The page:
Below are some answers to frequently asked questions we’ve received over the years. Please feel free to contact us or send us your question if you can’t find the answer you’re looking for.

The most common type of pipe being replaced is polybutylene, however you commonly see old galvanized lines, black IPS well pipe lines, and copper lines in need of replacement. The best method in terms of installation with longest life of the pipe in mind would be open trench. The best method with simply aesthetics in mind would be the splitter, however, the splitter can only be used on polybutylene pipe or black IPS well pipe. My least recommended method of installation is the vibrating plow.

Typically when a line breaks under the house, we abandon the old pipe and determine the simplest path to get to the main shutoff valve. Typically that involves rerouting the pipe through a utility room or doing a short directional bore under the slab. Sometimes we can move the shutoff valve and regulator to a new location, which can save some rerouting work.

First of all if you have polybutylene piping, any repair to the piping is strictly temporary. Using leak detection equipment to find the leak and the excavating the pipe can cost more than a replacement. A replacement comes with a full warranty and peace of mind. A repair on polybutylene plumbing carries no warranty.

First all three are poly pipes, there in the same family. Polybutylene (PB) is the least desirable of the three mainly because of its deterioration, and low pressure rating. Poly Vinyl Chloride (PVC) is favored by many plumbers, however, the pipe becomes brittle over time, the pipe has little flexibility, repairs cannot be done quickly (glue time), pipe comes in short sticks and many joints are required. Black polyethylene (PE) comes in several thicknesses; I would say the only suitable version of PE for a water service is the 200 PSI version combined with brass coupling. The benefits of PE pipe are flexibility, typically only two connections on a single short run and a good performance history. It is estimated that 95% of new home water service lines are black PE. And that 100% of new gas service lines are yellow PE.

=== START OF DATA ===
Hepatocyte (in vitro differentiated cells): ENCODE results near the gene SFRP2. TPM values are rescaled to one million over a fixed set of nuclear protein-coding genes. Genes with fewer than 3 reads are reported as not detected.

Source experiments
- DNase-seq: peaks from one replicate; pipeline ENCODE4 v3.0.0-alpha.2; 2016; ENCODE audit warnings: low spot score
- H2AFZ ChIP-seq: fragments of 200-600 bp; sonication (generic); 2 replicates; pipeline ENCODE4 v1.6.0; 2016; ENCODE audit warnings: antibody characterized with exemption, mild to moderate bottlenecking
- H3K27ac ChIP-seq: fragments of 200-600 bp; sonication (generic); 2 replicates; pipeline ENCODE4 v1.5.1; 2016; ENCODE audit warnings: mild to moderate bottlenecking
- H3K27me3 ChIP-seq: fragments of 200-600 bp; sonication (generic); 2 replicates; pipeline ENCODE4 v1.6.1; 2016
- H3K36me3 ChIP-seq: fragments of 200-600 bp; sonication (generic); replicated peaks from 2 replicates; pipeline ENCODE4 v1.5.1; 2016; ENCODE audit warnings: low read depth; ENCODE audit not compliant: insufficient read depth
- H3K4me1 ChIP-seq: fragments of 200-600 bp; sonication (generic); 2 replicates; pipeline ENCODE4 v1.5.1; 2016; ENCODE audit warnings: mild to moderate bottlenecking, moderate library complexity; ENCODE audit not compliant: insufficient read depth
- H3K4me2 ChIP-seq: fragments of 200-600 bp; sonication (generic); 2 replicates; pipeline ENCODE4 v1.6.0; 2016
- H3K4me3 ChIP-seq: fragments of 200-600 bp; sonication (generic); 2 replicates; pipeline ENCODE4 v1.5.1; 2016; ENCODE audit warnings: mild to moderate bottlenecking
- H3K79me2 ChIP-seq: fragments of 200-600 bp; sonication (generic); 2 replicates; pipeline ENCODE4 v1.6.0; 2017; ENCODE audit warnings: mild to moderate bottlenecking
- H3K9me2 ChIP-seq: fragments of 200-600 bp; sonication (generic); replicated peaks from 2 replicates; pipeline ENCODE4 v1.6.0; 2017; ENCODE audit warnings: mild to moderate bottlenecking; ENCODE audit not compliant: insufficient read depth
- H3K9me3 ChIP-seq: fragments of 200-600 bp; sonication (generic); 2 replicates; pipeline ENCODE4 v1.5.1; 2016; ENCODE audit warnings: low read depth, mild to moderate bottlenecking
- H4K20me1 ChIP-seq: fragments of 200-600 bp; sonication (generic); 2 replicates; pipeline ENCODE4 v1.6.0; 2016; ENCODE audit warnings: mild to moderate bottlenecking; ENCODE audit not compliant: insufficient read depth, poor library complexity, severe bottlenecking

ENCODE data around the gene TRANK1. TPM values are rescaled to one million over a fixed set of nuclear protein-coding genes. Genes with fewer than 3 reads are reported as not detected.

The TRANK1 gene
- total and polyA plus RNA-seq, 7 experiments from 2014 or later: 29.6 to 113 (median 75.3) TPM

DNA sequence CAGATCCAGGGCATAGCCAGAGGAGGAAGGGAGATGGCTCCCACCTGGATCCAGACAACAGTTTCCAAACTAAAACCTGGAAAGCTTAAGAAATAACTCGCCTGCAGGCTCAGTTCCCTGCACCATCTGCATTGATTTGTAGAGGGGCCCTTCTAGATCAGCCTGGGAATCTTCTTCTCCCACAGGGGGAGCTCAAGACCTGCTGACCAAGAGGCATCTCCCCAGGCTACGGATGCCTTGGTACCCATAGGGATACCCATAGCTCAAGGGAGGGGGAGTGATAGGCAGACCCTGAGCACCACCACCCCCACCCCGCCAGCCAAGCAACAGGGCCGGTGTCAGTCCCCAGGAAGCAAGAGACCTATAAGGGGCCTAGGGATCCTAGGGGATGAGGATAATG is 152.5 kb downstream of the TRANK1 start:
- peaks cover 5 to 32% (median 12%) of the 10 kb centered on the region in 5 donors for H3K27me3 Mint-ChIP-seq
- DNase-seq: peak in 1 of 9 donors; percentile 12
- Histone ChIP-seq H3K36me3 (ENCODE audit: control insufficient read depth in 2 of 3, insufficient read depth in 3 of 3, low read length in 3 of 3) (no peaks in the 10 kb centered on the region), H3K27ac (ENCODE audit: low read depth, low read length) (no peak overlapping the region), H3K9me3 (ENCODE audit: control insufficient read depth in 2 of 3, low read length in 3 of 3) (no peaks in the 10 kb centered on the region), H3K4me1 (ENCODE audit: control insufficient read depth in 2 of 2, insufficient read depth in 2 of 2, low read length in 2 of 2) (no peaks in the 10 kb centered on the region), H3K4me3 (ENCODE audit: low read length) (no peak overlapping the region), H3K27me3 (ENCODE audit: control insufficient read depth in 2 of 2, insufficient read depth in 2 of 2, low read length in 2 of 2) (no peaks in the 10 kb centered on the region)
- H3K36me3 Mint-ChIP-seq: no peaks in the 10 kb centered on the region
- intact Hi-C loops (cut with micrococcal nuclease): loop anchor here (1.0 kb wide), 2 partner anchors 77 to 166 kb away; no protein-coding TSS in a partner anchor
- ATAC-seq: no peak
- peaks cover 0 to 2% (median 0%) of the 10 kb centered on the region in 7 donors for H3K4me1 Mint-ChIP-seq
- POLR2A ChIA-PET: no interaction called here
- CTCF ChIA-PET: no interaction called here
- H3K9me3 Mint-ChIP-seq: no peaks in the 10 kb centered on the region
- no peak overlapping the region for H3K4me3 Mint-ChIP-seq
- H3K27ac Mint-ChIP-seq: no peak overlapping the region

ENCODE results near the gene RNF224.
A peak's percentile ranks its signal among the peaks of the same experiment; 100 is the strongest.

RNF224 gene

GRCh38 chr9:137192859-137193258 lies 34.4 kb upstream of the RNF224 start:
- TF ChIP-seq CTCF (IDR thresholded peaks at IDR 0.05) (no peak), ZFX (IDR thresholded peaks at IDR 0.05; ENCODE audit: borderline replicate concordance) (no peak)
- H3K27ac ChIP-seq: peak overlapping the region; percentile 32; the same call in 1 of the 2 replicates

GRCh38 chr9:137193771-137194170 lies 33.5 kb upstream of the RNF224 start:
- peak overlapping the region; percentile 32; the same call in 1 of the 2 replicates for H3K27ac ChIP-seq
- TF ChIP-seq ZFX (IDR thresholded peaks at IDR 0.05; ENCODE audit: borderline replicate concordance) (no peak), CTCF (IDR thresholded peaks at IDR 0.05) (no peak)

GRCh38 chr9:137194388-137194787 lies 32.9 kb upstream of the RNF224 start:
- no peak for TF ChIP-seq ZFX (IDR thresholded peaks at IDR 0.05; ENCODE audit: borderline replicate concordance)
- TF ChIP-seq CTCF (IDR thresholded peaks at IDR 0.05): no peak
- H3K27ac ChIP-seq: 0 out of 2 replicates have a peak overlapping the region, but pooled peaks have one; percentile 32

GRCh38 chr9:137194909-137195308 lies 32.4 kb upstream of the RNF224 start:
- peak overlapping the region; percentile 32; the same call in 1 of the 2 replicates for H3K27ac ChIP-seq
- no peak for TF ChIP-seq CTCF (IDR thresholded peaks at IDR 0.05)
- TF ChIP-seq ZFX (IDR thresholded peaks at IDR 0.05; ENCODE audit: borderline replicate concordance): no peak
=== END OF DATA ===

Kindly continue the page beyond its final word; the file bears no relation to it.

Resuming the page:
The piping materials all have long warranties on workmanship and extrusion quality, etc.

Copper institute says 50 years, the polyethylene manufacturer says 25 years, the PVC manufacturer says approximately 10 years. Each manufacturer may be a little different, however, they all have plenty of clauses for installation problems, soil conditions, water conditions, contaminated soils (petroleum), etc. The realistic service life of a service line in good soil, with compatible water quality and on a good base ranges from 10 years to 50 years. Copper pipe is the most proven reliable and in ideal conditions should last at least 25 years, black polyethylene should last at least 25 years (the Natural Gas Design Board rates the expected service life of polyethylene at over 50 years) and PVC should last at least 15 years.

I have over 600 feet of 1″ black polyethylene outside my home for over 10 years and have never had a problem. Inside of my house we used copper piping. I prefer either copper or black polyethylene water service lines. I regularly use PVC for sewer piping but only rarely for water service lines.

We reconnect your sprinkler system at the meter, typically we use copper tees and a brass gate valve whether you choose a plastic or copper service line. We will repair all cut water lines supplying your sprinkler system.

Most repairs and replacement can be done on the same day, if for some reason we cannot perform the work on the same day, we can arrange a temporary water line in most cases.

  1. Locate the critical points: Water meter, entrance to house and sprinkler connection (if underground sprinkler exists)
  2. Planning: Plan the simplest route for replacement including factors such as underground utilities, landscaping, large tree root systems, slope of the property, accessibility for equipment, soil type (rocky), soil stability (a water line does not do good on an eroding slope or floating in muddy soil) and future changes to the property or structure.
  3. Start excavation: Excavate the meter and the house, use open trench or other pipe replacement techniques.
  4. Clean up: Backfill all holes, seal all holes through foundation walls with hydraulic cement to prevent future rain water leaks, and sweep up work area.
  5. Invoice: Written invoice will be given with description of work and warranty period. This invoice can be photo copied and submitted to your water department. (You may receive a credit of some type if you have a large water bill, depending on your water department and who you talk to at your water department.)